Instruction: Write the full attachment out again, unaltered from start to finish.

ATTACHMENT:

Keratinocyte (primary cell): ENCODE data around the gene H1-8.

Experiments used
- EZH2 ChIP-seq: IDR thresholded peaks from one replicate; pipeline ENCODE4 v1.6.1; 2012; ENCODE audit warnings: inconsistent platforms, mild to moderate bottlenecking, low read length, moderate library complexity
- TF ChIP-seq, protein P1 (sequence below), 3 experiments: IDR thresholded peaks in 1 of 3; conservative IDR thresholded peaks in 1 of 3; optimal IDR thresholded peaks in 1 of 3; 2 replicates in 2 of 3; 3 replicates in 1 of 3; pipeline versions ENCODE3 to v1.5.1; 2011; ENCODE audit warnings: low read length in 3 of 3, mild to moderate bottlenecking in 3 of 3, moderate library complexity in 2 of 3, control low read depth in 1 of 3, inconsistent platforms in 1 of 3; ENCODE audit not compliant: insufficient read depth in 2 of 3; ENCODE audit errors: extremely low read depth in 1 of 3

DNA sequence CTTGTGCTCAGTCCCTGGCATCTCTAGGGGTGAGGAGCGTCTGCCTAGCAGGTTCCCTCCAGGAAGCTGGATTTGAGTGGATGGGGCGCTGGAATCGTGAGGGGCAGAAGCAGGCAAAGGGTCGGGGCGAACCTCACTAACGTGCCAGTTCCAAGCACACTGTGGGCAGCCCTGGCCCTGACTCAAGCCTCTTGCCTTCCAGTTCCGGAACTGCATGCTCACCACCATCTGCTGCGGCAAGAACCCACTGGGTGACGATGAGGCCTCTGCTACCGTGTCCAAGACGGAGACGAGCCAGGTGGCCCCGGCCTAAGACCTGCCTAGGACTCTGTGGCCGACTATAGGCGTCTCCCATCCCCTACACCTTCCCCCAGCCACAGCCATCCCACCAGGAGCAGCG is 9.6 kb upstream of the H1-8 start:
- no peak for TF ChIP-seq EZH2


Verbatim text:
Keratinocyte (primary cell): ENCODE data around the gene H1-8.

Experiments used
- EZH2 ChIP-seq: IDR thresholded peaks from one replicate; pipeline ENCODE4 v1.6.1; 2012; ENCODE audit warnings: inconsistent platforms, mild to moderate bottlenecking, low read length, moderate library complexity
- TF ChIP-seq, protein P1 (sequence below), 3 experiments: IDR thresholded peaks in 1 of 3; conservative IDR thresholded peaks in 1 of 3; optimal IDR thresholded peaks in 1 of 3; 2 replicates in 2 of 3; 3 replicates in 1 of 3; pipeline versions ENCODE3 to v1.5.1; 2011; ENCODE audit warnings: low read length in 3 of 3, mild to moderate bottlenecking in 3 of 3, moderate library complexity in 2 of 3, control low read depth in 1 of 3, inconsistent platforms in 1 of 3; ENCODE audit not compliant: insufficient read depth in 2 of 3; ENCODE audit errors: extremely low read depth in 1 of 3

DNA sequence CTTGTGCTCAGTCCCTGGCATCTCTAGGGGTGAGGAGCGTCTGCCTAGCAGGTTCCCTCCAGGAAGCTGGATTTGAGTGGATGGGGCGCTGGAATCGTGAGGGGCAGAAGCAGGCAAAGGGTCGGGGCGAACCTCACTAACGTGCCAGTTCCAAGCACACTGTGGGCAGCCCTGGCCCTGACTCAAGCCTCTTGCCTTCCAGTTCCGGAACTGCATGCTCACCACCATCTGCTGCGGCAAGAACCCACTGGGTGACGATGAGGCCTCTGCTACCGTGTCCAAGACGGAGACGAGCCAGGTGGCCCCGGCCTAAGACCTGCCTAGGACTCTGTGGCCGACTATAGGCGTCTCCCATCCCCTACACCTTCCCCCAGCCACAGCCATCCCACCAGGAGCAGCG is 9.6 kb upstream of the H1-8 start:
- no peak for TF ChIP-seq EZH2